Dedicated Buddhist monks have a rather extremely isolated way of life. Some of them spend their whole lives away from society, among a particular community owning only utter bare essentials, giving up their personal attachments, meditating and learning about their true nature in as pure of an approach as possible. But I don’t feel it is necessary to spend a whole life doing this. A Jedi learns moderation, and one’s direction in life may be an example of what one ought to moderate mindfully… but I think to myself, what is the best way to truly understand and use this “moderation”, if not by first experiencing one extreme, for at least some time, and then the other? I, for example, might (hypothetically) spend a good part of my life living deeply enrooted in the web of mainstream society, with its capitalism, sex appeal, corporate greed, government manipulation, etc. This lifestyle on its own leaves a great deal to be desired though (ironically speaking considering where this is going). So, I may then eventually wish to spend a temporary amount of time living in a rather opposite way. Where the first extreme gave many privileges it also lacked many important things. Through the opposite way of living (isolated from society for a time, having left behind all or most of all my possessions and expectations, living with only the bare essentials, and under a completely different philosophy), I may come to thoroughly enjoy and find very deep meaning and discovery about myself that I would have never learned or appreciated from the former lifestyle. Eventually, I would then insert myself back into society with a thoroughly revised perception of what is important and what I let influence me. The point is the reason I would choose this extreme in the first place: to learn how to let go of all the attachments that I let myself become a slave to before. I will have experienced my winter, shedded my leaves, and in turn, learned to appreciate the leaves that I grow back the next spring.

There has been a point in my life that I considered putting myself through a personal winter, separating myself from mainstream society for a period of time, to go out and live with an isolated group of people who do not use modern technology and live off of the land. This is because I have felt that I have gotten caught up toward one extreme of the spectrum of living (being modern mainstream society), and felt burdened by its expectations and traditions, while not having the ability I wish to have: to more honestly appreciate the privileges I have been granted by it. I’m often afraid to make choices in life for fear of losing the roof over my head, or losing my computer or internet connection, or ending up being judged by others as a bad father who doesn’t deserve his kid for one reason or another. I feel that if I could let go of these fears by actually living life for some time in a state of not having those privileges, and learning how to thrive without the technology, without the grocery stores, without my pride being stroked by people, then when I come back into normal society, I will be able to better appreciate these things without having to fear losing them - I will not care so critically whether or not I have them. I will have already let go of my attachment to them and can be more free to act in courage among it all. I still don’t know if this would be necessary or not, but it was simply something that I have contemplated. It sounds nice in mind while at the same time, I know it would be a serious challenge, albeit a possibly necessary one.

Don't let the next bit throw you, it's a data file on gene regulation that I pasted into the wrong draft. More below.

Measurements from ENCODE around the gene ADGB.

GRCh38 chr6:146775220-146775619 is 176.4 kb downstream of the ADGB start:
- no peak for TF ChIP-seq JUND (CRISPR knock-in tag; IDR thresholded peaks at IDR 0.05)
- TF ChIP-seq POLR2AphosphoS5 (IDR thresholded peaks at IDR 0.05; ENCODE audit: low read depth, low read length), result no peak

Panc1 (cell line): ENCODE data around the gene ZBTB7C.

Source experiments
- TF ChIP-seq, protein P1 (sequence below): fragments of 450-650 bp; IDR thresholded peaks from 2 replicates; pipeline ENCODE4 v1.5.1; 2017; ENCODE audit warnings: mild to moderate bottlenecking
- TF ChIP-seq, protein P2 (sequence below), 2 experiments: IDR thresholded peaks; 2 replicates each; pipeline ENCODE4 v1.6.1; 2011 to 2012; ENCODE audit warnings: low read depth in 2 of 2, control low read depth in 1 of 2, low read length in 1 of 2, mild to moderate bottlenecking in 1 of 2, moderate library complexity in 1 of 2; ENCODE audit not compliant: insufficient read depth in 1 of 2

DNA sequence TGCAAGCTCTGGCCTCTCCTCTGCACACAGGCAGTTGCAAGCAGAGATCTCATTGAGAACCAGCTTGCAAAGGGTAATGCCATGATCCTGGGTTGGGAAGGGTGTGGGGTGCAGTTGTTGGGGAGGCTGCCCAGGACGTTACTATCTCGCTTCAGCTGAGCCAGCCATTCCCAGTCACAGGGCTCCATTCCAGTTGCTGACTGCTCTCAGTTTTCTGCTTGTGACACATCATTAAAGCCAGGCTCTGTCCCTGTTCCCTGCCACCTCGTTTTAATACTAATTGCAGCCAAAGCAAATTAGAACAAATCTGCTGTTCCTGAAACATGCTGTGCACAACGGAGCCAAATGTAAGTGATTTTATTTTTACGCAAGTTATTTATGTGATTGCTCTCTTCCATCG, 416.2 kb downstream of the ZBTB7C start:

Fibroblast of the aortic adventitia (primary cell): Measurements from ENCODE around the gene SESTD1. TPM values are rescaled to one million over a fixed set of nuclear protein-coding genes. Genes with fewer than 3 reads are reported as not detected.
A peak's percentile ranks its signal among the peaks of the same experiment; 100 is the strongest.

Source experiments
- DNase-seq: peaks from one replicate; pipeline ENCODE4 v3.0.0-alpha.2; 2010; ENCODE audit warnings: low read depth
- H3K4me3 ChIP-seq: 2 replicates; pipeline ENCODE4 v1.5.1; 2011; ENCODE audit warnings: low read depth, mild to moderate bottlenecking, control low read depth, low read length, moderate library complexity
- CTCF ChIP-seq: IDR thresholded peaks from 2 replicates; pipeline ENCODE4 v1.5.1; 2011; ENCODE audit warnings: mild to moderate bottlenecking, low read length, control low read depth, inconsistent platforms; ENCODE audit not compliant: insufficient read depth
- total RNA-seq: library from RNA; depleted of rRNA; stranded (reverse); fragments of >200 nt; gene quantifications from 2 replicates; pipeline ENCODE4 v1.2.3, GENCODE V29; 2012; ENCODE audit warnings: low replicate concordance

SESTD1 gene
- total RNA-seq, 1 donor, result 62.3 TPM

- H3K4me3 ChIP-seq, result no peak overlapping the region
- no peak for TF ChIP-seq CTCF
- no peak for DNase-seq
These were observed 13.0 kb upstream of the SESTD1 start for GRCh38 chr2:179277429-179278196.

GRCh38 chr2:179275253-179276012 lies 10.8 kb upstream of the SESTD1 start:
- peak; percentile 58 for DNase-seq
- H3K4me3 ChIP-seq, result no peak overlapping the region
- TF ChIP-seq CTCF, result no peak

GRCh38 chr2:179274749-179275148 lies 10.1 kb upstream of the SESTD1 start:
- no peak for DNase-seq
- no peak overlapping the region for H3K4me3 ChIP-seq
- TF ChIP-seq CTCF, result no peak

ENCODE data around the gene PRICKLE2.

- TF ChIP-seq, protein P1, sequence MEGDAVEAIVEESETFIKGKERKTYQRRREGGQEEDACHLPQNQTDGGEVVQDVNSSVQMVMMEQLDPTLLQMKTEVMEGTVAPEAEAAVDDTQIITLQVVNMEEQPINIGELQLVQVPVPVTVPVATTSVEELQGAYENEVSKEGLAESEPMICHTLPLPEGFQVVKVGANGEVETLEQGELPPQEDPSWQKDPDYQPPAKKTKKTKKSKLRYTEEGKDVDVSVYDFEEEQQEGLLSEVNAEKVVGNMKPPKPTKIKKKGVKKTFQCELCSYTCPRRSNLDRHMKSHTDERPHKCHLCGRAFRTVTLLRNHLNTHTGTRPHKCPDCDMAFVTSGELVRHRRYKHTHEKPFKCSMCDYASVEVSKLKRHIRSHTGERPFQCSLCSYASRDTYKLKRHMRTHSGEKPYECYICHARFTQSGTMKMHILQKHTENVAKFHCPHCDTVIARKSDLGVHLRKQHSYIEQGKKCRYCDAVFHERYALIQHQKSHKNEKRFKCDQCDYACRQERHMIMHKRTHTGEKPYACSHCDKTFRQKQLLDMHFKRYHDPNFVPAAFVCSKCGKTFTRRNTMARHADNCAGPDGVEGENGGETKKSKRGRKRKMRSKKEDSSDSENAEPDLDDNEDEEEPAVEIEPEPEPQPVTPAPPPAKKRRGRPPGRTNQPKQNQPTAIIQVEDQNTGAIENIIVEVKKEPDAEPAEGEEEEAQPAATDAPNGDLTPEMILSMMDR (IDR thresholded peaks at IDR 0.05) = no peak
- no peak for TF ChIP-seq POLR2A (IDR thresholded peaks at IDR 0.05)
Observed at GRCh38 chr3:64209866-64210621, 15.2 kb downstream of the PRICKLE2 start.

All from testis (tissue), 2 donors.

On the other hand, maybe I don’t have to do those particular things mentioned above just to have a personal winter and shed my leaves. The thing is, I don’t know what alternatives there might be to teach me the same thing. Maybe my winter does not have to happen all at once. Those trees did demonstrate that leaves do not have to shed all at once anyway. One leaf at a time will do until every old leaf I once flaunted has passed, and new ones grow in their place. I think the point of the lesson, though, is not so much that I need to shed THESE particular leaves, as much as it is that I learn to let myself shed them at all and when the time is right. During my walk, I could tell every tree supported each other through every winter. And I know that I’m not the only tree in this forest that has to do this. I know I’m not alone. I've shedded leaves before, and I know I’ll shed them again. As a Jedi, with the support of my friends and family, I just hope to become better at letting it happen so that I have more opportunities to thrive without them, and therefore more opportunities to appreciate them each time new ones grow back.